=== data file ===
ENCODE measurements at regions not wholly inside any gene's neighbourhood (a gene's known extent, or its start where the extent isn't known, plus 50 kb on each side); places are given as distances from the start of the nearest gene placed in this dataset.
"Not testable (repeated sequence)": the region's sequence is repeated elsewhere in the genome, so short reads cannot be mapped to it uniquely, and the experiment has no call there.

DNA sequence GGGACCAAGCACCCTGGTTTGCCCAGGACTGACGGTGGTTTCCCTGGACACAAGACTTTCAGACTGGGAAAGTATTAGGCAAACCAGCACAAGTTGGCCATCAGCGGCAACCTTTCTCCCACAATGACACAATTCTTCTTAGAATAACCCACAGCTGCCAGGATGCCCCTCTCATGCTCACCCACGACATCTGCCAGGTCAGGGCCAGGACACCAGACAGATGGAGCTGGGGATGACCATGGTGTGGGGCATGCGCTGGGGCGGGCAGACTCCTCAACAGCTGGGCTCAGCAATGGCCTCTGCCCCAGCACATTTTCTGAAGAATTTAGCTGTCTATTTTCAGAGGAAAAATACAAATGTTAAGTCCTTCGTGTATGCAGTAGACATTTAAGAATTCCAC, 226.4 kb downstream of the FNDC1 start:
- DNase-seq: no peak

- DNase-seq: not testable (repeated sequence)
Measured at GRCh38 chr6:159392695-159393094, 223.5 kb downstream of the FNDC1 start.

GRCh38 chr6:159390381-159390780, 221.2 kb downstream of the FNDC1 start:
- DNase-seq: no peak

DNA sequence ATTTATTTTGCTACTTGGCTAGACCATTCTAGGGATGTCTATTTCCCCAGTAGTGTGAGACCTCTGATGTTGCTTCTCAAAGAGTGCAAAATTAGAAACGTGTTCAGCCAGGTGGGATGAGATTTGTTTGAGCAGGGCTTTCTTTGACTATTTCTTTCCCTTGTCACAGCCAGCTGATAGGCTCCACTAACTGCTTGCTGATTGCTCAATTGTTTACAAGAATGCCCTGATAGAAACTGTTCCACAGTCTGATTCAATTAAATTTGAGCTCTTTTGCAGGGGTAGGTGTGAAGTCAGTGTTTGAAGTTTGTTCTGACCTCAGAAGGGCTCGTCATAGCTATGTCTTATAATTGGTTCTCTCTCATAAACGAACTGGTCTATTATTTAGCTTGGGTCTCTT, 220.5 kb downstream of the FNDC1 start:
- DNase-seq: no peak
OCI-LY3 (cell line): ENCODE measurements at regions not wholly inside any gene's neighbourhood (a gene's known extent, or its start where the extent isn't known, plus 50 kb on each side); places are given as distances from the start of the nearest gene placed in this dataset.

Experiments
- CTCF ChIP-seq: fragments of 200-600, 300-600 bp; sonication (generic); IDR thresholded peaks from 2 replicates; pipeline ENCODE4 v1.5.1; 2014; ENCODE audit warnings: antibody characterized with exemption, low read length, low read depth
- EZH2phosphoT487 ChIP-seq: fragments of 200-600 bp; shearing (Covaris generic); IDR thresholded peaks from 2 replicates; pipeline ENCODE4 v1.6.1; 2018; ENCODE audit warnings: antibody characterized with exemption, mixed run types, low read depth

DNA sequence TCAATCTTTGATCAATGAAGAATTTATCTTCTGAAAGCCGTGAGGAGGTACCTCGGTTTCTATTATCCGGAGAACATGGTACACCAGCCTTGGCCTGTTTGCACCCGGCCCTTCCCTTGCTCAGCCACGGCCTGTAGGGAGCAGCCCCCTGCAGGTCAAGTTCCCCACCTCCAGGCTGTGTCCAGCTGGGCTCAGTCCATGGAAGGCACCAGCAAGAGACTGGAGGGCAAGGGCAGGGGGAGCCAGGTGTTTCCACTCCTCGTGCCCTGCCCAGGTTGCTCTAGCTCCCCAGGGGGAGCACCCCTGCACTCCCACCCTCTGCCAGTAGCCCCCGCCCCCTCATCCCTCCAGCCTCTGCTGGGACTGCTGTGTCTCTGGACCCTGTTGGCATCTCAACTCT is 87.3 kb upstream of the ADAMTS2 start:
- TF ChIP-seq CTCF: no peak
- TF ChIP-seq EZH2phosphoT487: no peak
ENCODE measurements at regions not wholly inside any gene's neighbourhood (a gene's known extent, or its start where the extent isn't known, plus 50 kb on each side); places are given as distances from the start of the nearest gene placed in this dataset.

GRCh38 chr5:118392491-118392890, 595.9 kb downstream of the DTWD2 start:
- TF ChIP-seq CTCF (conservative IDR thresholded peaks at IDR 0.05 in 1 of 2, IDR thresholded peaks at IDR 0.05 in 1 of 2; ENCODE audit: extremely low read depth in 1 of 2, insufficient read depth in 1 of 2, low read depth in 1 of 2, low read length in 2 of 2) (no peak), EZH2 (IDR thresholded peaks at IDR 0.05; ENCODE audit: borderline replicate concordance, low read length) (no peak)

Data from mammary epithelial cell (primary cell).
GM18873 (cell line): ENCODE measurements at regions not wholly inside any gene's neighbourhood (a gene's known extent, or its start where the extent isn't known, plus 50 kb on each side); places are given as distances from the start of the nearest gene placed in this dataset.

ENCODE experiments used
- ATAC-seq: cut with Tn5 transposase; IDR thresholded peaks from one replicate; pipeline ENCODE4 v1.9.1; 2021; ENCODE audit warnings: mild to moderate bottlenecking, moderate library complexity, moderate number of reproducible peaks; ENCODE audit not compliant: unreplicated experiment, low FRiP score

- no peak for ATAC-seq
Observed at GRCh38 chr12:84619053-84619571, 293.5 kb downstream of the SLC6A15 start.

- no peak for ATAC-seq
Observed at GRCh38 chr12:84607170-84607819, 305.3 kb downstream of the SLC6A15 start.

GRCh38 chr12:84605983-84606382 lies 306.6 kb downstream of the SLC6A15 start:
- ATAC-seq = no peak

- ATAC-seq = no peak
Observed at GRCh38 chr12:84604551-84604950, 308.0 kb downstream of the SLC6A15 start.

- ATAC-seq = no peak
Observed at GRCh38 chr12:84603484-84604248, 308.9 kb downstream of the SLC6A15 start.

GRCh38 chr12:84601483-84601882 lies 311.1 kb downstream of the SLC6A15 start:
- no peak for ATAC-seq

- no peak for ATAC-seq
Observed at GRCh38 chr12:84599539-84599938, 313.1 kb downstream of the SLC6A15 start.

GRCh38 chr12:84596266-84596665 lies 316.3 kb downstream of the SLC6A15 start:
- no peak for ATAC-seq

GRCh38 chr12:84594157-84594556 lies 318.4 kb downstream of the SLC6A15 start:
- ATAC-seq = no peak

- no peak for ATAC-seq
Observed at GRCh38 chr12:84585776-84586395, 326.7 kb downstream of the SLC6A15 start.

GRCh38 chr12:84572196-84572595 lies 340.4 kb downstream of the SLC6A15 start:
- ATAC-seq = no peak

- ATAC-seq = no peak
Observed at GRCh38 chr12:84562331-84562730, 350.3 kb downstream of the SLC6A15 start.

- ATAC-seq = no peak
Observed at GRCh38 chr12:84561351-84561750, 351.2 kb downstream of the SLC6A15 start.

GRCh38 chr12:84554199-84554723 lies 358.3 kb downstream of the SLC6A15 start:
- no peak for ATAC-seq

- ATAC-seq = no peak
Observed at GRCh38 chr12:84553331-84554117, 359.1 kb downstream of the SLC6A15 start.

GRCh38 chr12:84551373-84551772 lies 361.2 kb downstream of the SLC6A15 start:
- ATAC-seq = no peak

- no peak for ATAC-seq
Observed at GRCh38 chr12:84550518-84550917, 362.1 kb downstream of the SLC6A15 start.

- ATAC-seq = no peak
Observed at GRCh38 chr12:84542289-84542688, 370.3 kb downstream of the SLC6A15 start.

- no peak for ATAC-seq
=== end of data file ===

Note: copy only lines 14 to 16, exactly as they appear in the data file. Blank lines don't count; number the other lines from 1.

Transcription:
- EZH2phosphoT487 ChIP-seq: fragments of 200-600 bp; shearing (Covaris generic); IDR thresholded peaks from 2 replicates; pipeline ENCODE4 v1.6.1; 2018; ENCODE audit warnings: antibody characterized with exemption, mixed run types, low read depth

DNA sequence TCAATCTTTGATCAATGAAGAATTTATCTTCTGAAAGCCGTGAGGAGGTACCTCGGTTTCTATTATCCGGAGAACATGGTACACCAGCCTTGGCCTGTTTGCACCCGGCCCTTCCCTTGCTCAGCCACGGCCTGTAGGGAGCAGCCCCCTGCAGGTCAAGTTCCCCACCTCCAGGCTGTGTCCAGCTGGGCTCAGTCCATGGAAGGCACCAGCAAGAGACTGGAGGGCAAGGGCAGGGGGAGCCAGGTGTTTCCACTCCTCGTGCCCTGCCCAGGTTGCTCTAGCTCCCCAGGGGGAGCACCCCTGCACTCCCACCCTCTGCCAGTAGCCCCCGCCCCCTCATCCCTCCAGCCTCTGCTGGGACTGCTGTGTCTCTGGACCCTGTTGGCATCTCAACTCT is 87.3 kb upstream of the ADAMTS2 start:
- TF ChIP-seq CTCF: no peak